Young Driver driving lessons with instructor

Some learner drivers told to wait six months for driving lessons as instructors deal with backlog

Four out of five instructors have a waiting list

FOUR OUT of five (81%) of driving instructors are reporting waiting lists, with some learners being told to wait six months or more, as they work through a backlog of students.

The survey by Young Driver, the UK’s largest pre-17 driving school, surveyed 150 driving instructors and found that 26% of those instructors — one in four — say that their waiting lists are now stretching to more than three months, while 6% said their pupils have to wait longer than six months.

More than a third of instructors reported that several of their potential students had given up entirely or decided to postpone learning to drive. Those giving up said that their original theory test had expired, they would not get a test date before starting university or that their financial situation had changed, according to the instructors.

Sue Waterfield, head of marketing at Young Driver, said: “The delays in the system are very frustrating for teenagers who want to learn to drive, and it’s disheartening to hear many are having to put their dream of learning to drive on hold.

“Driving can open so many doors for young people in terms of employment and education, especially in more rural locations.”

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Tips for learner drivers seeking lessons

Instructors were able to offer some advice to those caught in the waiting loop, though, including planning ahead when it comes to looking for a driving instructor. Those about to turn 17 and keen to learn to drive should start searching for an instructor now as they are likely to be placed on a waiting list, they said.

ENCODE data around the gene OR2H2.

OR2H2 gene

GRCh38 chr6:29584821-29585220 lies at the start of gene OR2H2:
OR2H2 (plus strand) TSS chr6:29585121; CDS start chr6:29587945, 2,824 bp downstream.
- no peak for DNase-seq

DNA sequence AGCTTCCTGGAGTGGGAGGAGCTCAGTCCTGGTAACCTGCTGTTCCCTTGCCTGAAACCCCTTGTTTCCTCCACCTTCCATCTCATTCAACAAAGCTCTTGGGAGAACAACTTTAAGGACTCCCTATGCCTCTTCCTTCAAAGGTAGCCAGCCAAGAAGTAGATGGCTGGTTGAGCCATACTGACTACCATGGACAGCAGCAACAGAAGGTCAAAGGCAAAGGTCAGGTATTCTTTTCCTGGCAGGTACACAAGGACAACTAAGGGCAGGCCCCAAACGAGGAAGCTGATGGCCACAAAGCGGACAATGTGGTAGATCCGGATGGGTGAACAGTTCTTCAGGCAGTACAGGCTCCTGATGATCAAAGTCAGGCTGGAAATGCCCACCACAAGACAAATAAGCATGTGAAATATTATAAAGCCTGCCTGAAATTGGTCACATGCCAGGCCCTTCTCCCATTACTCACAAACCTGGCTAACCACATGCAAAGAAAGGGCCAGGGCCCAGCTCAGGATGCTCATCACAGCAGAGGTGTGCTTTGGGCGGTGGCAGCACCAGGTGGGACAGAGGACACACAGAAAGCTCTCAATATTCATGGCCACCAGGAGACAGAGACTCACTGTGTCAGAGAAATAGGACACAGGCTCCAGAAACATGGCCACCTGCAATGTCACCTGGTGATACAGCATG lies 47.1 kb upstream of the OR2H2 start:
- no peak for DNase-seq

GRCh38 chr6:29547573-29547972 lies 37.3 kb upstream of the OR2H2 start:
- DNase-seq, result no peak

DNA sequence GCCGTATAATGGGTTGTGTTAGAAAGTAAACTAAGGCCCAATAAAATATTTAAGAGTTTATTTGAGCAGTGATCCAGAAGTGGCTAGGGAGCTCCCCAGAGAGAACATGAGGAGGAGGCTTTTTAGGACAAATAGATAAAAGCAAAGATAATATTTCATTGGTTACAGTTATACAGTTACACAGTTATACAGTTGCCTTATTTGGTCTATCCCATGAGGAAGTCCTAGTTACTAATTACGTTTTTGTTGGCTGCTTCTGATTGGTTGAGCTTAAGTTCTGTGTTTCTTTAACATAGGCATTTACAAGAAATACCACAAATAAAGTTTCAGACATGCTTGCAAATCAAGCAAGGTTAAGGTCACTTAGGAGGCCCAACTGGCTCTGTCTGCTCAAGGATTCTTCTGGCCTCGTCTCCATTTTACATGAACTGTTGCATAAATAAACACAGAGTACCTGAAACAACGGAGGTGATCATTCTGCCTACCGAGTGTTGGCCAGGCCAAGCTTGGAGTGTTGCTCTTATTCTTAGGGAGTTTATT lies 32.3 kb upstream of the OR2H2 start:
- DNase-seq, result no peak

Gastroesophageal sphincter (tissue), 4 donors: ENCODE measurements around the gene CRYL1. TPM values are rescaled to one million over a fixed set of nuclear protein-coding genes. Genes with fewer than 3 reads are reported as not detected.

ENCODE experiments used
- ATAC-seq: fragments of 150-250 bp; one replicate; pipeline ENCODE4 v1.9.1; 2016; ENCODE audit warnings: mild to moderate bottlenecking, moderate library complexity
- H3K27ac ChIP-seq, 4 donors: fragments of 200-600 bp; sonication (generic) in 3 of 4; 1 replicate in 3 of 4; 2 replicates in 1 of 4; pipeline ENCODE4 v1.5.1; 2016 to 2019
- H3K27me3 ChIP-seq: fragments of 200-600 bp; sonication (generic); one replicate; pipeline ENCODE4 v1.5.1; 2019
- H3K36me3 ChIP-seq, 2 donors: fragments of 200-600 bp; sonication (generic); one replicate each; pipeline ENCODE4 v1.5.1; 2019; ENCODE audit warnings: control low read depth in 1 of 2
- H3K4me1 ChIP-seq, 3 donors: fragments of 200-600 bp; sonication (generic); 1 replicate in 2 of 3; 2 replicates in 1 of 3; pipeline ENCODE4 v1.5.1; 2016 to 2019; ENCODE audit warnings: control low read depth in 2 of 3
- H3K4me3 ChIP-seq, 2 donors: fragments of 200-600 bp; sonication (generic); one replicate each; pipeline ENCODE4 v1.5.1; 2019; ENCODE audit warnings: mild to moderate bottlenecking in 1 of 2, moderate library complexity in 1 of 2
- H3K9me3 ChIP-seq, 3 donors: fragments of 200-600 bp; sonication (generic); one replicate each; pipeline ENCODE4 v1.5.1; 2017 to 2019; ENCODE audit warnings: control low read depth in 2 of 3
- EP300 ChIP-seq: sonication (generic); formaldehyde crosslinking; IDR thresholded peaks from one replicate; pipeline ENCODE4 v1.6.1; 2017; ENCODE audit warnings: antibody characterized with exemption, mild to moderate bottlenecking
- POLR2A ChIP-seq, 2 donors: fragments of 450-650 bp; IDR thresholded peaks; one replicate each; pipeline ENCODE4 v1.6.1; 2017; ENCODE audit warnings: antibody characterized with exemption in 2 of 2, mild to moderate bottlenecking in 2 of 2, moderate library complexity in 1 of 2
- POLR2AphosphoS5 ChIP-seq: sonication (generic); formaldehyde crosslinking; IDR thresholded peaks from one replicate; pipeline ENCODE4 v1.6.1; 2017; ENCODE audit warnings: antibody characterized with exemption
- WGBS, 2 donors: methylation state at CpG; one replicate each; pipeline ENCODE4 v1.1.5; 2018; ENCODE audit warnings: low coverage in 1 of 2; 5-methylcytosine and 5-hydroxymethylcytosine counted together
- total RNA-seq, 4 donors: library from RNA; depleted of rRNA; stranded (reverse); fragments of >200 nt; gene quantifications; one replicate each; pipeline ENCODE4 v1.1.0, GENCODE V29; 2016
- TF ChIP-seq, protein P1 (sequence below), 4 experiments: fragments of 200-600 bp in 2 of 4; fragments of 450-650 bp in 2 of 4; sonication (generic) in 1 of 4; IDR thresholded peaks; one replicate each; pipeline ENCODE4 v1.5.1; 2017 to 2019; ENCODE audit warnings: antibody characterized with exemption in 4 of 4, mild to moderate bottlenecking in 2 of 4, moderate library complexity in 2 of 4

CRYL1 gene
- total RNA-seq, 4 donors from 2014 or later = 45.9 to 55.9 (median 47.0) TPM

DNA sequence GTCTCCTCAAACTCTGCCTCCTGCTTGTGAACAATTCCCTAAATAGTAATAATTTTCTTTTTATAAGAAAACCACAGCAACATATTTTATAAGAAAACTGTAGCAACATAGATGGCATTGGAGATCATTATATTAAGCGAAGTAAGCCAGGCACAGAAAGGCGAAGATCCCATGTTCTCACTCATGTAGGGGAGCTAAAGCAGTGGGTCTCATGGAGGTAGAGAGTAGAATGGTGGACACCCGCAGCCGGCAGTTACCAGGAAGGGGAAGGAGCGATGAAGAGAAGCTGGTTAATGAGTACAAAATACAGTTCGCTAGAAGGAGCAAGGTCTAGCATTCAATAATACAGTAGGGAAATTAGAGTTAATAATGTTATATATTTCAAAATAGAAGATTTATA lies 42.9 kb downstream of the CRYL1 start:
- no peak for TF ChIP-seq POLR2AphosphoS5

Shopping around as much as possible to try and find one with availability is also recommended. Using the government website to find schools and instructors and getting on several waiting lists in case of a cancellation is also good practice.

Starting to get private practice with family or friends can be helpful, but those accompanying learners must have held full licences for at least three years and be aged over 21.

Making use of technology such as the app offered by Young Driver, which allows a certain amount of practice using VR headsets is a great way to learn more and brush up on skills without being behind the wheel. James May, The Grand Tour presenter, launched his own driving theory test app during the pandemic.

In addition to preparing for the theory test, it may be possible to attend practical courses for learner drivers (young and old) at racing circuits or other dedicated driving venues, away from the public road.

Waterfield also advised younger drivers not to feel pressured to go with the first instructor they find who has availability, saying that it’s important to find an instructor with whom you feel comfortable.